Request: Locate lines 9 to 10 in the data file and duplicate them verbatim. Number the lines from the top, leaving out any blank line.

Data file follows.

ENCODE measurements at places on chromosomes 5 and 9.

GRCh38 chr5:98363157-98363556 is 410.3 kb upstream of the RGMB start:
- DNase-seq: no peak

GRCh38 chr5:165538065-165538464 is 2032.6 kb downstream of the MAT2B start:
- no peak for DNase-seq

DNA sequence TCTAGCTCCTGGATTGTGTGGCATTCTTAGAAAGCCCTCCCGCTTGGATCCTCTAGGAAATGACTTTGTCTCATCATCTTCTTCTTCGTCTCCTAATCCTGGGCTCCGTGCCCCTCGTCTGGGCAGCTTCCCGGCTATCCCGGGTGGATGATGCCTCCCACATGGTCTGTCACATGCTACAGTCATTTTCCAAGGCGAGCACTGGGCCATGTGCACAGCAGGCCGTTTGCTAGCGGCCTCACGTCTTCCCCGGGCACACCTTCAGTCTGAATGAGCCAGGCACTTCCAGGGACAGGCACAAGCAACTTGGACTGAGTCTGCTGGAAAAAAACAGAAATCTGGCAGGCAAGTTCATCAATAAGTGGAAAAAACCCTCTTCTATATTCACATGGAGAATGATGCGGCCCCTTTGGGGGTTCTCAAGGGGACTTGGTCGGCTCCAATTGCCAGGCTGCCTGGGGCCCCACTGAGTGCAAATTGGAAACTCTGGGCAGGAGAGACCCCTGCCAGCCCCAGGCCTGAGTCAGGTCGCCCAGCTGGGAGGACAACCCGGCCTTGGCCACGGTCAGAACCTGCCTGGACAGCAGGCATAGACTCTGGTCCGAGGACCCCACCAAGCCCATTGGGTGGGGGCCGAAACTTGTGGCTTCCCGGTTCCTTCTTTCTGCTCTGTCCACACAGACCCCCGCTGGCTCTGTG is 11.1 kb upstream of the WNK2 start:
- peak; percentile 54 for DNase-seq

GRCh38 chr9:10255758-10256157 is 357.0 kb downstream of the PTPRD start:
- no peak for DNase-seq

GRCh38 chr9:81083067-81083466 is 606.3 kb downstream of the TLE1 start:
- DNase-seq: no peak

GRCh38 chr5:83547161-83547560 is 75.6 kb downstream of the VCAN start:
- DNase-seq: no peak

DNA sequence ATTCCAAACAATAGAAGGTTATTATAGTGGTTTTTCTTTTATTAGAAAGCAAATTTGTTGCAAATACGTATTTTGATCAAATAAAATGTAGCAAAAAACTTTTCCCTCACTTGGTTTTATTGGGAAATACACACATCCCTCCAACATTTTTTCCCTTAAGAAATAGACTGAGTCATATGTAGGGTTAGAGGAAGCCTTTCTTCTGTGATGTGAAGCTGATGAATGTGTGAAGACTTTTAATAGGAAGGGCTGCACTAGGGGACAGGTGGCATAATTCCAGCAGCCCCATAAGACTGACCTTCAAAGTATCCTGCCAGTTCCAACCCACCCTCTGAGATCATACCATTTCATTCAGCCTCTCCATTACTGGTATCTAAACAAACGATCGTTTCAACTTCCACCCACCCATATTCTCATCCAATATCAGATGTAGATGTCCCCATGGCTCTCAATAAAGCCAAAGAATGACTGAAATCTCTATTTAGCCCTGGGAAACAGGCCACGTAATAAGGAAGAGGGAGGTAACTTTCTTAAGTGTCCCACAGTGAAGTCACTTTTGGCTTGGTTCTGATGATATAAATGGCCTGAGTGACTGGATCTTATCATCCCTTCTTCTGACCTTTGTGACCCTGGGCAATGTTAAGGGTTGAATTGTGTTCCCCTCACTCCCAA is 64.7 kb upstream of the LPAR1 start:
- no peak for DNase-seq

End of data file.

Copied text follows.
- no peak for DNase-seq

GRCh38 chr9:81083067-81083466 is 606.3 kb downstream of the TLE1 start: